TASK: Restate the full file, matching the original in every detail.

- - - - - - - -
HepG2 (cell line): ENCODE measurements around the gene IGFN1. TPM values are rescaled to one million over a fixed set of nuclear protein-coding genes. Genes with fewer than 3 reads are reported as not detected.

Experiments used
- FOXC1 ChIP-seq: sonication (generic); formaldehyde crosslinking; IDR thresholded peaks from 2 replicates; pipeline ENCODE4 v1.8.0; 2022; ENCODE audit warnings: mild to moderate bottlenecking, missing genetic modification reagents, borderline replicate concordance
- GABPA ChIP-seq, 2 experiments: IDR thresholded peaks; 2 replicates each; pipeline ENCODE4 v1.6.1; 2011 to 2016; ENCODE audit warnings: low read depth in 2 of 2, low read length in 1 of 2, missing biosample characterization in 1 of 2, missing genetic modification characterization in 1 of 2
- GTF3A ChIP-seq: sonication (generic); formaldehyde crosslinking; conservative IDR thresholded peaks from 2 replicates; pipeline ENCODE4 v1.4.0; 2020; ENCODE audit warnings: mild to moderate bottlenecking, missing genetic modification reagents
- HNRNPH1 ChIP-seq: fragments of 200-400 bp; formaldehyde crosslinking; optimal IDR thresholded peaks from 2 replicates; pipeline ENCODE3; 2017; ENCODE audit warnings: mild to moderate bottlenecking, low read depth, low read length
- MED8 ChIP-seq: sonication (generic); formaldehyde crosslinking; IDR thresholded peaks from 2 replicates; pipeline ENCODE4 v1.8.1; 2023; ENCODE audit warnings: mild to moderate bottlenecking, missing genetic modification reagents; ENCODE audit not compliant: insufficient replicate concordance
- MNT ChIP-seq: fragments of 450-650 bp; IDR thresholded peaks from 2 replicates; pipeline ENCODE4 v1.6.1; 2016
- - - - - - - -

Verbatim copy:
HepG2 (cell line): ENCODE measurements around the gene IGFN1. TPM values are rescaled to one million over a fixed set of nuclear protein-coding genes. Genes with fewer than 3 reads are reported as not detected.

Experiments used
- FOXC1 ChIP-seq: sonication (generic); formaldehyde crosslinking; IDR thresholded peaks from 2 replicates; pipeline ENCODE4 v1.8.0; 2022; ENCODE audit warnings: mild to moderate bottlenecking, missing genetic modification reagents, borderline replicate concordance
- GABPA ChIP-seq, 2 experiments: IDR thresholded peaks; 2 replicates each; pipeline ENCODE4 v1.6.1; 2011 to 2016; ENCODE audit warnings: low read depth in 2 of 2, low read length in 1 of 2, missing biosample characterization in 1 of 2, missing genetic modification characterization in 1 of 2
- GTF3A ChIP-seq: sonication (generic); formaldehyde crosslinking; conservative IDR thresholded peaks from 2 replicates; pipeline ENCODE4 v1.4.0; 2020; ENCODE audit warnings: mild to moderate bottlenecking, missing genetic modification reagents
- HNRNPH1 ChIP-seq: fragments of 200-400 bp; formaldehyde crosslinking; optimal IDR thresholded peaks from 2 replicates; pipeline ENCODE3; 2017; ENCODE audit warnings: mild to moderate bottlenecking, low read depth, low read length
- MED8 ChIP-seq: sonication (generic); formaldehyde crosslinking; IDR thresholded peaks from 2 replicates; pipeline ENCODE4 v1.8.1; 2023; ENCODE audit warnings: mild to moderate bottlenecking, missing genetic modification reagents; ENCODE audit not compliant: insufficient replicate concordance
- MNT ChIP-seq: fragments of 450-650 bp; IDR thresholded peaks from 2 replicates; pipeline ENCODE4 v1.6.1; 2016